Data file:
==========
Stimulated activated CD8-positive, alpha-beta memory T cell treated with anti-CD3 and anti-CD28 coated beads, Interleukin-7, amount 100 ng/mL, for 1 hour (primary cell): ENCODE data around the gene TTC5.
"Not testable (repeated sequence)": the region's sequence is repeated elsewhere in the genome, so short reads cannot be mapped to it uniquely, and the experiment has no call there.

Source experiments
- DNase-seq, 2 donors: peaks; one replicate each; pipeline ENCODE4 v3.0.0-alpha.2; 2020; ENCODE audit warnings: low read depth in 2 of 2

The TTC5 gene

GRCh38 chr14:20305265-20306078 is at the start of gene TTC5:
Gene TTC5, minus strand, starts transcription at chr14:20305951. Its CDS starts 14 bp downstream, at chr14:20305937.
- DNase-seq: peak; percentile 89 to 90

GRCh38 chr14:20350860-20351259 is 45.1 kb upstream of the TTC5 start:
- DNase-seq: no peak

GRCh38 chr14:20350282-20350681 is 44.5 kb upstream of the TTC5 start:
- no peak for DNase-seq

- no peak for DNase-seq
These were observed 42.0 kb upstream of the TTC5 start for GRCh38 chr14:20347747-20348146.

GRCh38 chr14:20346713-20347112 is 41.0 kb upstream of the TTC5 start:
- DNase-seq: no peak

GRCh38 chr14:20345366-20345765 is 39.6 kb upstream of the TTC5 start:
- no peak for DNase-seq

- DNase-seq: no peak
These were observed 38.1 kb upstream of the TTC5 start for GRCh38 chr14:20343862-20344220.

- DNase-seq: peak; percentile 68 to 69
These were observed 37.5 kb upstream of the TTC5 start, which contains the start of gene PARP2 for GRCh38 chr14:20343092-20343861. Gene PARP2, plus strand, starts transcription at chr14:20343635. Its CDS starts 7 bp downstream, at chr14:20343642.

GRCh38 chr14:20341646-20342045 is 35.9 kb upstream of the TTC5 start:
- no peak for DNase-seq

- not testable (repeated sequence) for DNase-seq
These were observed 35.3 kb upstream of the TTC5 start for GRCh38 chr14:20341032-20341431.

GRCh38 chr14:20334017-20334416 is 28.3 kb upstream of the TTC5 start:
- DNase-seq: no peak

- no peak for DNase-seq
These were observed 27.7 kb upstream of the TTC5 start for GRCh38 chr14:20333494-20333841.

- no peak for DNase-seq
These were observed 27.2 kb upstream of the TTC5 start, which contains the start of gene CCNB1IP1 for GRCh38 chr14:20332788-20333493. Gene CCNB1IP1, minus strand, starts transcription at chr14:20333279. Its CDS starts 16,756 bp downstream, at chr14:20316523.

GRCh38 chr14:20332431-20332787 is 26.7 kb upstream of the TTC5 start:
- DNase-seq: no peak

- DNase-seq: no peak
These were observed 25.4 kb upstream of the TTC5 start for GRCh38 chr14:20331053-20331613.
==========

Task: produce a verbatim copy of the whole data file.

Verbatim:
Stimulated activated CD8-positive, alpha-beta memory T cell treated with anti-CD3 and anti-CD28 coated beads, Interleukin-7, amount 100 ng/mL, for 1 hour (primary cell): ENCODE data around the gene TTC5.
"Not testable (repeated sequence)": the region's sequence is repeated elsewhere in the genome, so short reads cannot be mapped to it uniquely, and the experiment has no call there.

Source experiments
- DNase-seq, 2 donors: peaks; one replicate each; pipeline ENCODE4 v3.0.0-alpha.2; 2020; ENCODE audit warnings: low read depth in 2 of 2

The TTC5 gene

GRCh38 chr14:20305265-20306078 is at the start of gene TTC5:
Gene TTC5, minus strand, starts transcription at chr14:20305951. Its CDS starts 14 bp downstream, at chr14:20305937.
- DNase-seq: peak; percentile 89 to 90

GRCh38 chr14:20350860-20351259 is 45.1 kb upstream of the TTC5 start:
- DNase-seq: no peak

GRCh38 chr14:20350282-20350681 is 44.5 kb upstream of the TTC5 start:
- no peak for DNase-seq

- no peak for DNase-seq
These were observed 42.0 kb upstream of the TTC5 start for GRCh38 chr14:20347747-20348146.

GRCh38 chr14:20346713-20347112 is 41.0 kb upstream of the TTC5 start:
- DNase-seq: no peak

GRCh38 chr14:20345366-20345765 is 39.6 kb upstream of the TTC5 start:
- no peak for DNase-seq

- DNase-seq: no peak
These were observed 38.1 kb upstream of the TTC5 start for GRCh38 chr14:20343862-20344220.

- DNase-seq: peak; percentile 68 to 69
These were observed 37.5 kb upstream of the TTC5 start, which contains the start of gene PARP2 for GRCh38 chr14:20343092-20343861. Gene PARP2, plus strand, starts transcription at chr14:20343635. Its CDS starts 7 bp downstream, at chr14:20343642.

GRCh38 chr14:20341646-20342045 is 35.9 kb upstream of the TTC5 start:
- no peak for DNase-seq

- not testable (repeated sequence) for DNase-seq
These were observed 35.3 kb upstream of the TTC5 start for GRCh38 chr14:20341032-20341431.

GRCh38 chr14:20334017-20334416 is 28.3 kb upstream of the TTC5 start:
- DNase-seq: no peak

- no peak for DNase-seq
These were observed 27.7 kb upstream of the TTC5 start for GRCh38 chr14:20333494-20333841.

- no peak for DNase-seq
These were observed 27.2 kb upstream of the TTC5 start, which contains the start of gene CCNB1IP1 for GRCh38 chr14:20332788-20333493. Gene CCNB1IP1, minus strand, starts transcription at chr14:20333279. Its CDS starts 16,756 bp downstream, at chr14:20316523.

GRCh38 chr14:20332431-20332787 is 26.7 kb upstream of the TTC5 start:
- DNase-seq: no peak

- DNase-seq: no peak
These were observed 25.4 kb upstream of the TTC5 start for GRCh38 chr14:20331053-20331613.